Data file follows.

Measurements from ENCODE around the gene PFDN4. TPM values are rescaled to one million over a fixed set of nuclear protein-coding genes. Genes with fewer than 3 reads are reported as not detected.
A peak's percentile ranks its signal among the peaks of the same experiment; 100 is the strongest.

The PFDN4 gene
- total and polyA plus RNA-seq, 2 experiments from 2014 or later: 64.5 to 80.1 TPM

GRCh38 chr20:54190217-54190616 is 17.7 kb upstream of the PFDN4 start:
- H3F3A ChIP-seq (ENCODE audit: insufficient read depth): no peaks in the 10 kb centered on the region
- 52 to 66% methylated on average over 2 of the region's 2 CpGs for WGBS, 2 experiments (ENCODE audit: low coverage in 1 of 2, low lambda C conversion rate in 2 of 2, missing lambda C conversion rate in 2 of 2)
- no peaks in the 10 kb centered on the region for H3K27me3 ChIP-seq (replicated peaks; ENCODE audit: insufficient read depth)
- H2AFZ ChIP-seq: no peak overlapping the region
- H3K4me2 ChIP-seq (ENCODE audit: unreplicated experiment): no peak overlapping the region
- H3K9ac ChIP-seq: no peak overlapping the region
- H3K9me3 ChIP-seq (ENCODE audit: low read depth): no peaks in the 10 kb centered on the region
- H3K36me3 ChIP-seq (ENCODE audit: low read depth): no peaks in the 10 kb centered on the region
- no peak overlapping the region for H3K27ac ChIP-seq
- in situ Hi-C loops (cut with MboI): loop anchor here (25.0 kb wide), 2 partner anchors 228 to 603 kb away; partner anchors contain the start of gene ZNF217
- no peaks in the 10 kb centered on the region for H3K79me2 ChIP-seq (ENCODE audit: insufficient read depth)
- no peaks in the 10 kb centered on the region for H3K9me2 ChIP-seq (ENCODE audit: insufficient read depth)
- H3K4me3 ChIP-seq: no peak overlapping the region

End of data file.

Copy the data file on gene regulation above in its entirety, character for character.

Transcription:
Measurements from ENCODE around the gene PFDN4. TPM values are rescaled to one million over a fixed set of nuclear protein-coding genes. Genes with fewer than 3 reads are reported as not detected.
A peak's percentile ranks its signal among the peaks of the same experiment; 100 is the strongest.

The PFDN4 gene
- total and polyA plus RNA-seq, 2 experiments from 2014 or later: 64.5 to 80.1 TPM

GRCh38 chr20:54190217-54190616 is 17.7 kb upstream of the PFDN4 start:
- H3F3A ChIP-seq (ENCODE audit: insufficient read depth): no peaks in the 10 kb centered on the region
- 52 to 66% methylated on average over 2 of the region's 2 CpGs for WGBS, 2 experiments (ENCODE audit: low coverage in 1 of 2, low lambda C conversion rate in 2 of 2, missing lambda C conversion rate in 2 of 2)
- no peaks in the 10 kb centered on the region for H3K27me3 ChIP-seq (replicated peaks; ENCODE audit: insufficient read depth)
- H2AFZ ChIP-seq: no peak overlapping the region
- H3K4me2 ChIP-seq (ENCODE audit: unreplicated experiment): no peak overlapping the region
- H3K9ac ChIP-seq: no peak overlapping the region
- H3K9me3 ChIP-seq (ENCODE audit: low read depth): no peaks in the 10 kb centered on the region
- H3K36me3 ChIP-seq (ENCODE audit: low read depth): no peaks in the 10 kb centered on the region
- no peak overlapping the region for H3K27ac ChIP-seq
- in situ Hi-C loops (cut with MboI): loop anchor here (25.0 kb wide), 2 partner anchors 228 to 603 kb away; partner anchors contain the start of gene ZNF217
- no peaks in the 10 kb centered on the region for H3K79me2 ChIP-seq (ENCODE audit: insufficient read depth)
- no peaks in the 10 kb centered on the region for H3K9me2 ChIP-seq (ENCODE audit: insufficient read depth)
- H3K4me3 ChIP-seq: no peak overlapping the region